Hopper barge

A hopper barge is a kind of non-mechanical ship or vessel that cannot move around by itself, unlike some other types of barges, that is designed to carry materials, like rocks, sand, soil and rubbish, for dumping into the ocean, a river or lake for land reclamation.

US Army Corps of Engineers split hopper dredge Currituck at Virginia Beach.
The Danish hopper barge Karin Høj in 2019, was involved in the tragic accident in the Baltic Sea between Sweden and the Danish island of Bornholm 13 Dec 2021.
Slipway at Portland Harbour, Dorset, England, holding a split dump barge (on right)

Hopper barges are seen in two distinctive types; raked hopper or box hopper barges. The raked hopper barges move faster than the box hoppers; they are both designed for movement of dry bulky commodities.[1]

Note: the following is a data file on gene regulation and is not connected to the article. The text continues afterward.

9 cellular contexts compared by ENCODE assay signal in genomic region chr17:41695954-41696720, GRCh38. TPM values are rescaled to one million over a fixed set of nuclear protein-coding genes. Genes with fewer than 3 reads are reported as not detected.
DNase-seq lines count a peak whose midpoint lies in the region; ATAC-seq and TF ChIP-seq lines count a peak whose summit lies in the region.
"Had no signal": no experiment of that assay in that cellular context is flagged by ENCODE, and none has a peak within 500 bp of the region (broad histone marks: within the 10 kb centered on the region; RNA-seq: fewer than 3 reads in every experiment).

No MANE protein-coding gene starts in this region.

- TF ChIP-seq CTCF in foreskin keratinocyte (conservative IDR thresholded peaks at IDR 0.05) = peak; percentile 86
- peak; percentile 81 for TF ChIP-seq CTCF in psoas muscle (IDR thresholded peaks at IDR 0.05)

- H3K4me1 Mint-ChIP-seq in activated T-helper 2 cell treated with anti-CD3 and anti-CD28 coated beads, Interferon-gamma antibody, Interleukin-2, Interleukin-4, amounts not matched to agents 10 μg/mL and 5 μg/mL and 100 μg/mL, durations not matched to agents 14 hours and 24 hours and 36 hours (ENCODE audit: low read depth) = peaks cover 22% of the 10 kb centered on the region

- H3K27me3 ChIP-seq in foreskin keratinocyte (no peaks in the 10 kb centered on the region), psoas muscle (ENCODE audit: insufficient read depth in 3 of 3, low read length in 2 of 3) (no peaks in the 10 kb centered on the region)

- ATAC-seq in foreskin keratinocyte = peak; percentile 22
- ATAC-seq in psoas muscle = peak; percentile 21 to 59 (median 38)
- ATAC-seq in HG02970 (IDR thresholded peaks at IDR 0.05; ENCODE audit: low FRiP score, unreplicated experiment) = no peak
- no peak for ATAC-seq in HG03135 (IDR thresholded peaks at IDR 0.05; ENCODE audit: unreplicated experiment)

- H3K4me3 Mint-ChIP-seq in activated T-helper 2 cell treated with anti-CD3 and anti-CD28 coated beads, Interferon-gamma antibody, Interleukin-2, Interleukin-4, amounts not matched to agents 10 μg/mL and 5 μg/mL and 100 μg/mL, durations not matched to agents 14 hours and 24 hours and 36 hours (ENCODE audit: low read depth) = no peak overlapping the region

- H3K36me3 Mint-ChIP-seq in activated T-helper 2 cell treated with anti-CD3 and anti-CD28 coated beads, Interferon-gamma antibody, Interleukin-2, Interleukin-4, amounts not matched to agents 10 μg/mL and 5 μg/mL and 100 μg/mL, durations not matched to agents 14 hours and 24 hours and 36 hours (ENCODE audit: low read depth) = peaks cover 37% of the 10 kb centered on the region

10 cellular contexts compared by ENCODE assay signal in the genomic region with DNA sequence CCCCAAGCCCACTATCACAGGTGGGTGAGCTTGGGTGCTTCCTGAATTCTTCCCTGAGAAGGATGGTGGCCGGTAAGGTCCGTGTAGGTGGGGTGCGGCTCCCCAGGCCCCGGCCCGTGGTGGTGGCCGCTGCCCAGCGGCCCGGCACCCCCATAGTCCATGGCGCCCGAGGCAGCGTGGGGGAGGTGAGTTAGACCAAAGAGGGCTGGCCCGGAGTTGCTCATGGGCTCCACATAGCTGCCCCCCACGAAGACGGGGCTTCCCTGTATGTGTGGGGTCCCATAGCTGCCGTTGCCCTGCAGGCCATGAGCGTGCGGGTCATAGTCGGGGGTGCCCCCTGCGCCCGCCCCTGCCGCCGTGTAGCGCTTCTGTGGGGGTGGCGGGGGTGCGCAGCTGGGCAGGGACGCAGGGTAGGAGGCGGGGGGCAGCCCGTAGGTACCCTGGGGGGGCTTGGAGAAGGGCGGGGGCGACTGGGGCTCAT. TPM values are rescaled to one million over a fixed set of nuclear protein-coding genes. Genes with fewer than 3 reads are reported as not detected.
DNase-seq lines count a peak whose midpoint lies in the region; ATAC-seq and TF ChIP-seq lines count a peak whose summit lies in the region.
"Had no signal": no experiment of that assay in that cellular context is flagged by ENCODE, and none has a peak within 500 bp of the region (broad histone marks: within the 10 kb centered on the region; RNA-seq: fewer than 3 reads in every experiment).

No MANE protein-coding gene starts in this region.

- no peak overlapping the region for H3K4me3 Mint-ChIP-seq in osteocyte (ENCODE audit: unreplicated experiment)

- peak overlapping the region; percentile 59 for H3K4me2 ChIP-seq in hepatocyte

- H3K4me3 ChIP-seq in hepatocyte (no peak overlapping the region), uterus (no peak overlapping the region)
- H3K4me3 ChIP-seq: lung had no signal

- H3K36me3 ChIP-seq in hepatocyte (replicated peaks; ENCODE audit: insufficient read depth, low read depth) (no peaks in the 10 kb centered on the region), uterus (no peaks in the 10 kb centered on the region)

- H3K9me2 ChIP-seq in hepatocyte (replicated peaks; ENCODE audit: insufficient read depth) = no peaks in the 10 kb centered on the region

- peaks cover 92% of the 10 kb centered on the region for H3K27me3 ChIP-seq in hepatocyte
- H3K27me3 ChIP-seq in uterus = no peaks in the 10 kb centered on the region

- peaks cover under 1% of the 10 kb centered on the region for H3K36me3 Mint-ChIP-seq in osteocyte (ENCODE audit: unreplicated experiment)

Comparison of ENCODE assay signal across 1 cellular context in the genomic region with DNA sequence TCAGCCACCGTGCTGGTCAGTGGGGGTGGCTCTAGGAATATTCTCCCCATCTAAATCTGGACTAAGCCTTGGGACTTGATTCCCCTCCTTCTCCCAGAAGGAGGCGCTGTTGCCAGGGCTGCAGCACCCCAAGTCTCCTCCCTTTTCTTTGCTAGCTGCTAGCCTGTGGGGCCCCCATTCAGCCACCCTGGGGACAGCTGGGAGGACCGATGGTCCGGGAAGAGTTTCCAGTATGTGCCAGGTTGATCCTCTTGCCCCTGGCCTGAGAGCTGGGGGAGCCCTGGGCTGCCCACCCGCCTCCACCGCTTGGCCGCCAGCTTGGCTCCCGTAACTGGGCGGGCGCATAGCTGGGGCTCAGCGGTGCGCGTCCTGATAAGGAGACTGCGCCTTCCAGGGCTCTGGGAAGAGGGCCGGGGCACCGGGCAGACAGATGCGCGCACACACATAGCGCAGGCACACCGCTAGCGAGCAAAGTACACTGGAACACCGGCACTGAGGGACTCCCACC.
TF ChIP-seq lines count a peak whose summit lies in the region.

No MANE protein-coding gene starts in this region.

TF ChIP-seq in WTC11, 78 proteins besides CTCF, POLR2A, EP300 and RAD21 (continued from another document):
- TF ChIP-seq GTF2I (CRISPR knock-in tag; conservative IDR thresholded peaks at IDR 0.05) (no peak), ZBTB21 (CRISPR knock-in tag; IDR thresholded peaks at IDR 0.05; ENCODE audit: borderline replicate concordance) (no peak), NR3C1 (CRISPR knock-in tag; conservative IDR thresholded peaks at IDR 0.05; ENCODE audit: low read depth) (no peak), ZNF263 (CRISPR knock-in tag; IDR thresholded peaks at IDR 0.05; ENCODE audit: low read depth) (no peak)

There are several "hoppers" or compartments between the fore and aft bulkhead of the barge. On the bottom of the barge hull, there is (are) also a large "hopper door(s)", opening downwards. The doors are closed while the vessel is moving, so she can carry the materials that are to be dumped. The door(s) open when the ship has arrived at the spot where the materials are to be dumped.

Split barges serve the same purpose, but instead of a door in the hull's bottom, the hull of the whole barge splits longitudinally between the end bulkheads. The vessel consists of two major parts (port and starboard halves), both are mostly symmetrical in design. Both parts of the vessel are hinged at the deck and operated by hydraulic cylinders. When the vessel splits the load is dumped rapidly, which means the barge has to be very stable in order not to capsize or otherwise get damaged.


  1. ^ "Hopper Barges". McDonough Marine Service. 2012. Retrieved 30 May 2013.